People who are stressed don’t want to be in social situations because they can add to their stress levels. However, isolating yourself will only cause people to start isolating you. It’s okay to back out of a social situation now and then, but if you start saying no to every invitation, you likely have a problem that’s more than just social anxiety or shyness. Withdrawing into yourself will only increase your problems, and you’ll have a harder time finding the mental help you need.
Feeling a Constant Pressure or Nagging Sensation
Stress is normal, and a feeling of pressure is too. You should only be concerned when the stress rises to levels beyond what you’re used to, and that feeling of pressure should abate instead of sticking around all day, every day. If you always have a nagging sensation that you’re about to explode, it’s a sign that your body is trying to tell you something.
The human body has built-in warning signs, and you should learn to listen to yours. If you feel like you’re going to explode, see a mental health professional, or try some relaxing techniques. Even exercise can help lower the stress hormones. Always try natural remedies to lower your stress levels before turning to medications.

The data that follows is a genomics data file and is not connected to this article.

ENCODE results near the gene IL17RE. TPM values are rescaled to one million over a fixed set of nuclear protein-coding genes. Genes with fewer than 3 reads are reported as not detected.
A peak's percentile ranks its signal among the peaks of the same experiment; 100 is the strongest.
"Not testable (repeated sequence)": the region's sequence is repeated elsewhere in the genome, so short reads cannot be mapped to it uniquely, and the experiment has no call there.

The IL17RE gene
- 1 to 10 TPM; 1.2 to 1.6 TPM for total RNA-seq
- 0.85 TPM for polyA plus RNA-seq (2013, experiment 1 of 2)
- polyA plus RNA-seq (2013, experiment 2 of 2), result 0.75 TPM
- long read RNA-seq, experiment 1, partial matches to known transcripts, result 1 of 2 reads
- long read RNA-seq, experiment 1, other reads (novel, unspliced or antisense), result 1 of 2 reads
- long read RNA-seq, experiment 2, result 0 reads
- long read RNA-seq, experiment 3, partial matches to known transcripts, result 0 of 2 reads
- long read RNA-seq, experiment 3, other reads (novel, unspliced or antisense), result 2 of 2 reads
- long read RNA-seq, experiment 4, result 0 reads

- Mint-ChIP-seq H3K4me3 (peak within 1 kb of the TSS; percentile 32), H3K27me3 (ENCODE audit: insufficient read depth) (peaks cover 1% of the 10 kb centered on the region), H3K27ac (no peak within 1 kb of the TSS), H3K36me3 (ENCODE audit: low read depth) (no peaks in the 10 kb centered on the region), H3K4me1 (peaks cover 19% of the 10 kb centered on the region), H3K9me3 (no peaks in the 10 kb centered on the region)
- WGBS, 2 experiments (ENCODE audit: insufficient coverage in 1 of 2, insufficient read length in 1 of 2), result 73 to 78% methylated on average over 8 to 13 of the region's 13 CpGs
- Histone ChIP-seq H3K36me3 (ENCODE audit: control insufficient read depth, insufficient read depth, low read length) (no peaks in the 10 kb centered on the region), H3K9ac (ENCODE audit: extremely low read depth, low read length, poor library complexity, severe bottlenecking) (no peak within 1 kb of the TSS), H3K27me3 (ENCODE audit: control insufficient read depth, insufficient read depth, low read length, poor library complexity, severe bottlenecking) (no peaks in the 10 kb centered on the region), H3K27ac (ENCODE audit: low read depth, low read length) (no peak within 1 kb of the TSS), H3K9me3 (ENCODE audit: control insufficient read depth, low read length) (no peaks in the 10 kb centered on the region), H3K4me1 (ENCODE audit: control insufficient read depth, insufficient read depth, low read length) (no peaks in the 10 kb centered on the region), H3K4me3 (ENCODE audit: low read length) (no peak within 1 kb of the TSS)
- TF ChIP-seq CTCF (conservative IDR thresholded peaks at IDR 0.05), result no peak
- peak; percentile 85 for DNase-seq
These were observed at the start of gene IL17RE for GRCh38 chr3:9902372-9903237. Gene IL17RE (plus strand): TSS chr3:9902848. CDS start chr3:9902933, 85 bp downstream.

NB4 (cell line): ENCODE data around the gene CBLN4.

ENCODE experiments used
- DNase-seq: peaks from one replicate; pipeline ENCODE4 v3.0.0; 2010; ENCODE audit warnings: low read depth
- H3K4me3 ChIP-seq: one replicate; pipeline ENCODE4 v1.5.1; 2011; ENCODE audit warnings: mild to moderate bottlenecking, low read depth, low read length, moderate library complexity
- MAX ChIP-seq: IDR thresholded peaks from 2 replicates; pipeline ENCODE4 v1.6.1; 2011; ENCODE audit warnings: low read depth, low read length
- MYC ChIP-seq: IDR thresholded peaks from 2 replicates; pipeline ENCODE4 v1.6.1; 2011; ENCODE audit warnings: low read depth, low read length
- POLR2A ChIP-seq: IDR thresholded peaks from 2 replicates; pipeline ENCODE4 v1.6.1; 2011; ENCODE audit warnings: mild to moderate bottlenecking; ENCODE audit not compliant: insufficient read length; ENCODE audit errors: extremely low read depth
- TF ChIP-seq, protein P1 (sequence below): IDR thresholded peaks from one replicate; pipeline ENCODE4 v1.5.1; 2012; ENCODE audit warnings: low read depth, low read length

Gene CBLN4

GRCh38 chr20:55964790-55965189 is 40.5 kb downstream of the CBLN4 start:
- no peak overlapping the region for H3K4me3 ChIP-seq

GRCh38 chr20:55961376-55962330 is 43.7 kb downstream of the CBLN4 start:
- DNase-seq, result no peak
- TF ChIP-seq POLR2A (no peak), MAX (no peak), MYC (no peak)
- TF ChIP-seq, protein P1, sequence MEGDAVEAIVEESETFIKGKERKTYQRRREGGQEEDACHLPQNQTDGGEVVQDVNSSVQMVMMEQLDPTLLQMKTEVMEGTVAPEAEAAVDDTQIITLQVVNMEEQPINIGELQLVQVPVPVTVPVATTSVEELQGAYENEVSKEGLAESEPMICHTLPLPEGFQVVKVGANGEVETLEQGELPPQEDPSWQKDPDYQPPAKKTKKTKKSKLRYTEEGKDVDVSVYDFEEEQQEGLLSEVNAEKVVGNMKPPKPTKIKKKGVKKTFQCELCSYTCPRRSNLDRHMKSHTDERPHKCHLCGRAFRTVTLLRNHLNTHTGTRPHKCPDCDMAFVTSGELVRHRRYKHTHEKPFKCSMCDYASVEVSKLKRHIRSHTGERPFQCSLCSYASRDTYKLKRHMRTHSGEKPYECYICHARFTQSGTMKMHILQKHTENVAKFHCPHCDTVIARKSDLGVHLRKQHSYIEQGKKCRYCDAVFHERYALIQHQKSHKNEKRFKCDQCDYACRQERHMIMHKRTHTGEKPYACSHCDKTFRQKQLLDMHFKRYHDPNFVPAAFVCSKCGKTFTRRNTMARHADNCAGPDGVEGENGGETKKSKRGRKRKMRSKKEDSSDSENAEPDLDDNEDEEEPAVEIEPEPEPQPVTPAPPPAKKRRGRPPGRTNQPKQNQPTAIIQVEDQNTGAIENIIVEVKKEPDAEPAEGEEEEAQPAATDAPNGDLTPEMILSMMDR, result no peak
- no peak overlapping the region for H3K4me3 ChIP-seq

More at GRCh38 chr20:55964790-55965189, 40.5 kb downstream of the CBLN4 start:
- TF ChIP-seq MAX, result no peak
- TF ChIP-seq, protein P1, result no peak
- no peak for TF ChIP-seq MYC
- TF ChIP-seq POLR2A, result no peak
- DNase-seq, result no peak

This particular sign goes beyond just causing yourself physical harm. A sudden interest in risky behavior or throwing yourself into dangerous situations can be a big sign that you need help. If you’re worried about talking to a mental health professional, find a family member or friend that you can trust, and tell them about your concerns for your own well being. Charge that friend or family member with encouraging you to find safer activities to do. If you’re still self-sabotaging, definitely talk to a mental health professional. No stress is worth risking your life.
You Don’t Have to Fight it Alone
Many people believe that stress is just something that needs to be handled on their own. However, that’s not true. You can easily relieve some of your stress by delegating professional and personal tasks to people that can do them. Are you usually the one that gets dinner ready at night, but you’re feeling a little extra tense? Ask one of your older children or even your partner to take over dinner preparations, and take some time for yourself.
Never shut out your family if you notice any of the above signs or symptoms in yourself. Your family can help you find the proper help, or they can help you with relieving some of it right at home. Just keep your family in the loop, and you will feel better for it later when you need them.